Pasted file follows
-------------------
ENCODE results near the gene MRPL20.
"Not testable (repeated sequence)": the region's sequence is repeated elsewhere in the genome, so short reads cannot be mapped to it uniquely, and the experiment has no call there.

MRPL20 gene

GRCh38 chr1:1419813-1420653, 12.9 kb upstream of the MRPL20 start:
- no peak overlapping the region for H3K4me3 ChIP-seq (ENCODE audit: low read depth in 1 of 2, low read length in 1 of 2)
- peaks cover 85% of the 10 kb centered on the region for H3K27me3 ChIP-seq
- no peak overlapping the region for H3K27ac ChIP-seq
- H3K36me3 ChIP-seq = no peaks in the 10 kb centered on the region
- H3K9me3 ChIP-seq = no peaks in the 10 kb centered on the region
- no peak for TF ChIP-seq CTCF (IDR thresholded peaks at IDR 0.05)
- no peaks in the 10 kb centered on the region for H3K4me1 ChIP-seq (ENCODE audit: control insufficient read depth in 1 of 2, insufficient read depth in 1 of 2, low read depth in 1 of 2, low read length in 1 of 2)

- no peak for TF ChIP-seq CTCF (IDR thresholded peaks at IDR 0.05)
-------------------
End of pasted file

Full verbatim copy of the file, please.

ENCODE results near the gene MRPL20.
"Not testable (repeated sequence)": the region's sequence is repeated elsewhere in the genome, so short reads cannot be mapped to it uniquely, and the experiment has no call there.

MRPL20 gene

GRCh38 chr1:1419813-1420653, 12.9 kb upstream of the MRPL20 start:
- no peak overlapping the region for H3K4me3 ChIP-seq (ENCODE audit: low read depth in 1 of 2, low read length in 1 of 2)
- peaks cover 85% of the 10 kb centered on the region for H3K27me3 ChIP-seq
- no peak overlapping the region for H3K27ac ChIP-seq
- H3K36me3 ChIP-seq = no peaks in the 10 kb centered on the region
- H3K9me3 ChIP-seq = no peaks in the 10 kb centered on the region
- no peak for TF ChIP-seq CTCF (IDR thresholded peaks at IDR 0.05)
- no peaks in the 10 kb centered on the region for H3K4me1 ChIP-seq (ENCODE audit: control insufficient read depth in 1 of 2, insufficient read depth in 1 of 2, low read depth in 1 of 2, low read length in 1 of 2)

- no peak for TF ChIP-seq CTCF (IDR thresholded peaks at IDR 0.05)